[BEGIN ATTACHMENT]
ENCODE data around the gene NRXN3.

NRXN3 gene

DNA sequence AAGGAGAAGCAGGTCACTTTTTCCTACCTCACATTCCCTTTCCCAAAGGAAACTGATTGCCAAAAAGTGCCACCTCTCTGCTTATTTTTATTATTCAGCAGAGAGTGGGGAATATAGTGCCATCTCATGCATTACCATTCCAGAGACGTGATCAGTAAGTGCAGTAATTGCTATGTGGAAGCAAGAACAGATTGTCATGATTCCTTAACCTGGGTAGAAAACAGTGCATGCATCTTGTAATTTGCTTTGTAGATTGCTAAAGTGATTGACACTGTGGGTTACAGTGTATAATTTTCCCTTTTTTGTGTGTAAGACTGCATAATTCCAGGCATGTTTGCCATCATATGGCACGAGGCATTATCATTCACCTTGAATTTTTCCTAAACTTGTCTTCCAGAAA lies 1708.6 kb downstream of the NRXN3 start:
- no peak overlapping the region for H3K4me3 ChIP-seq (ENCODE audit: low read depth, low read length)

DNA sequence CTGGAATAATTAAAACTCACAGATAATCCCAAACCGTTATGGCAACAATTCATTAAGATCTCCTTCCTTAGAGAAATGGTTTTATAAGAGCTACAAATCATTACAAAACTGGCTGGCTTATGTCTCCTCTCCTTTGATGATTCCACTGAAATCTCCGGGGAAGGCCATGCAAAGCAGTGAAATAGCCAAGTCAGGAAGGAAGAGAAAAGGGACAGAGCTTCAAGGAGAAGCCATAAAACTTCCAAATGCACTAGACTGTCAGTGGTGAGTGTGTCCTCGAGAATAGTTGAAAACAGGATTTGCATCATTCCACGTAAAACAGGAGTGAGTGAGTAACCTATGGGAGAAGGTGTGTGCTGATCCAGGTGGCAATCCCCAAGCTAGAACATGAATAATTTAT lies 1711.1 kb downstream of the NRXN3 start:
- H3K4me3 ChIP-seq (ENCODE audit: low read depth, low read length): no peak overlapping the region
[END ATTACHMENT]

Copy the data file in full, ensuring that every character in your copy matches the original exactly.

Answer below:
ENCODE data around the gene NRXN3.

NRXN3 gene

DNA sequence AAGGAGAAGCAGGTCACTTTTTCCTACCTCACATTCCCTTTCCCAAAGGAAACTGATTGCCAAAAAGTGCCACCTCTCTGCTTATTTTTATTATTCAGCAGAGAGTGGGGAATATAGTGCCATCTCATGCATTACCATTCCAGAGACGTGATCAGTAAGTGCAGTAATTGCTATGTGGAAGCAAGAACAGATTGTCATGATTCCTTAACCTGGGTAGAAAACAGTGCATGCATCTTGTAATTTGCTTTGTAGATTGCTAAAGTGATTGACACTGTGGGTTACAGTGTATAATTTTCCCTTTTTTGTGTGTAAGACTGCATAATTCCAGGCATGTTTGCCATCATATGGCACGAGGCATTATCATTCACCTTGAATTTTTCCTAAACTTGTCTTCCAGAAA lies 1708.6 kb downstream of the NRXN3 start:
- no peak overlapping the region for H3K4me3 ChIP-seq (ENCODE audit: low read depth, low read length)

DNA sequence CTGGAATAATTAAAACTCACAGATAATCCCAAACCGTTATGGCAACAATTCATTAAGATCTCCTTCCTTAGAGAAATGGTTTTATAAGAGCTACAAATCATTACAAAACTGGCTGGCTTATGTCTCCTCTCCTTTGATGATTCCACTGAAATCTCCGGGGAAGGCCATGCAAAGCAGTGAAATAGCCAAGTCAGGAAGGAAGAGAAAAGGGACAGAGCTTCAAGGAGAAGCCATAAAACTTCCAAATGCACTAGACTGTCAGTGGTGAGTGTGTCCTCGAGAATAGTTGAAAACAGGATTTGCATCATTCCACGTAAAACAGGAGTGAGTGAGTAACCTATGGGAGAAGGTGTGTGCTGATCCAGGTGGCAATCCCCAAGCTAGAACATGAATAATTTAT lies 1711.1 kb downstream of the NRXN3 start:
- H3K4me3 ChIP-seq (ENCODE audit: low read depth, low read length): no peak overlapping the region